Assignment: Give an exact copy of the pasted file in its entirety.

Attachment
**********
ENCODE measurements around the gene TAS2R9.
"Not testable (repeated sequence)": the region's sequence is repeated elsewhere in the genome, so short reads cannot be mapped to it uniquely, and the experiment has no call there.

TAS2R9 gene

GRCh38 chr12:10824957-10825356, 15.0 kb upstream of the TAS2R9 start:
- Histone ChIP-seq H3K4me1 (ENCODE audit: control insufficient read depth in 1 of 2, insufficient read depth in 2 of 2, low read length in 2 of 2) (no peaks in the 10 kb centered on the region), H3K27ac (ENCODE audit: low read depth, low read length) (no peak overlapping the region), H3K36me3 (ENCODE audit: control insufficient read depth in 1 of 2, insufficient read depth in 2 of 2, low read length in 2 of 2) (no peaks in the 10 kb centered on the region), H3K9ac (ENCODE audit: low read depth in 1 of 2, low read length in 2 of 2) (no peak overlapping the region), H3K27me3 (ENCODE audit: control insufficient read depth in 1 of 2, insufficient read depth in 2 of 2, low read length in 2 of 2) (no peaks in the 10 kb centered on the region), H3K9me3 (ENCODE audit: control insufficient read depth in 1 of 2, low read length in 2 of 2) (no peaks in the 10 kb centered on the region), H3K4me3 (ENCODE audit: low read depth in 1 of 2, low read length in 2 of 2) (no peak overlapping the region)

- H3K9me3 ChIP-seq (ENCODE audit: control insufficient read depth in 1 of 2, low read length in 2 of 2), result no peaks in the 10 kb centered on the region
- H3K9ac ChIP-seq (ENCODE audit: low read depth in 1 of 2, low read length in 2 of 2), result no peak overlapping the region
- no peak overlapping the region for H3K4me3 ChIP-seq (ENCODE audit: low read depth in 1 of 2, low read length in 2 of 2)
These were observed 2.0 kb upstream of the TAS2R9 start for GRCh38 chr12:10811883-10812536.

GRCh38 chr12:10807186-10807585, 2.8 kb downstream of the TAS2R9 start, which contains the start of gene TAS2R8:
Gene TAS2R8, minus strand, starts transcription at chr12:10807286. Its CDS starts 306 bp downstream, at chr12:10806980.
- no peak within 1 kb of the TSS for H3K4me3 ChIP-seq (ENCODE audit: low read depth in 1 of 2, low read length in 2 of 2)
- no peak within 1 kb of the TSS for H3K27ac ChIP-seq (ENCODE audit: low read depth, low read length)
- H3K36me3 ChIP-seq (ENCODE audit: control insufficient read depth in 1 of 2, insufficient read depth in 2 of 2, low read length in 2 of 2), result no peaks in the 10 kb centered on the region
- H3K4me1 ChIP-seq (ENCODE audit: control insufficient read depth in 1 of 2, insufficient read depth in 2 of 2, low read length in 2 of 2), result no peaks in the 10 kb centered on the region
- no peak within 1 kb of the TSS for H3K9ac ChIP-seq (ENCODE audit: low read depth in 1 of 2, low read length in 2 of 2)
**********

ENCODE measurements around the gene TAS2R9.
"Not testable (repeated sequence)": the region's sequence is repeated elsewhere in the genome, so short reads cannot be mapped to it uniquely, and the experiment has no call there.

TAS2R9 gene

GRCh38 chr12:10824957-10825356, 15.0 kb upstream of the TAS2R9 start:
- Histone ChIP-seq H3K4me1 (ENCODE audit: control insufficient read depth in 1 of 2, insufficient read depth in 2 of 2, low read length in 2 of 2) (no peaks in the 10 kb centered on the region), H3K27ac (ENCODE audit: low read depth, low read length) (no peak overlapping the region), H3K36me3 (ENCODE audit: control insufficient read depth in 1 of 2, insufficient read depth in 2 of 2, low read length in 2 of 2) (no peaks in the 10 kb centered on the region), H3K9ac (ENCODE audit: low read depth in 1 of 2, low read length in 2 of 2) (no peak overlapping the region), H3K27me3 (ENCODE audit: control insufficient read depth in 1 of 2, insufficient read depth in 2 of 2, low read length in 2 of 2) (no peaks in the 10 kb centered on the region), H3K9me3 (ENCODE audit: control insufficient read depth in 1 of 2, low read length in 2 of 2) (no peaks in the 10 kb centered on the region), H3K4me3 (ENCODE audit: low read depth in 1 of 2, low read length in 2 of 2) (no peak overlapping the region)

- H3K9me3 ChIP-seq (ENCODE audit: control insufficient read depth in 1 of 2, low read length in 2 of 2), result no peaks in the 10 kb centered on the region
- H3K9ac ChIP-seq (ENCODE audit: low read depth in 1 of 2, low read length in 2 of 2), result no peak overlapping the region
- no peak overlapping the region for H3K4me3 ChIP-seq (ENCODE audit: low read depth in 1 of 2, low read length in 2 of 2)
These were observed 2.0 kb upstream of the TAS2R9 start for GRCh38 chr12:10811883-10812536.

GRCh38 chr12:10807186-10807585, 2.8 kb downstream of the TAS2R9 start, which contains the start of gene TAS2R8:
Gene TAS2R8, minus strand, starts transcription at chr12:10807286. Its CDS starts 306 bp downstream, at chr12:10806980.
- no peak within 1 kb of the TSS for H3K4me3 ChIP-seq (ENCODE audit: low read depth in 1 of 2, low read length in 2 of 2)
- no peak within 1 kb of the TSS for H3K27ac ChIP-seq (ENCODE audit: low read depth, low read length)
- H3K36me3 ChIP-seq (ENCODE audit: control insufficient read depth in 1 of 2, insufficient read depth in 2 of 2, low read length in 2 of 2), result no peaks in the 10 kb centered on the region
- H3K4me1 ChIP-seq (ENCODE audit: control insufficient read depth in 1 of 2, insufficient read depth in 2 of 2, low read length in 2 of 2), result no peaks in the 10 kb centered on the region
- no peak within 1 kb of the TSS for H3K9ac ChIP-seq (ENCODE audit: low read depth in 1 of 2, low read length in 2 of 2)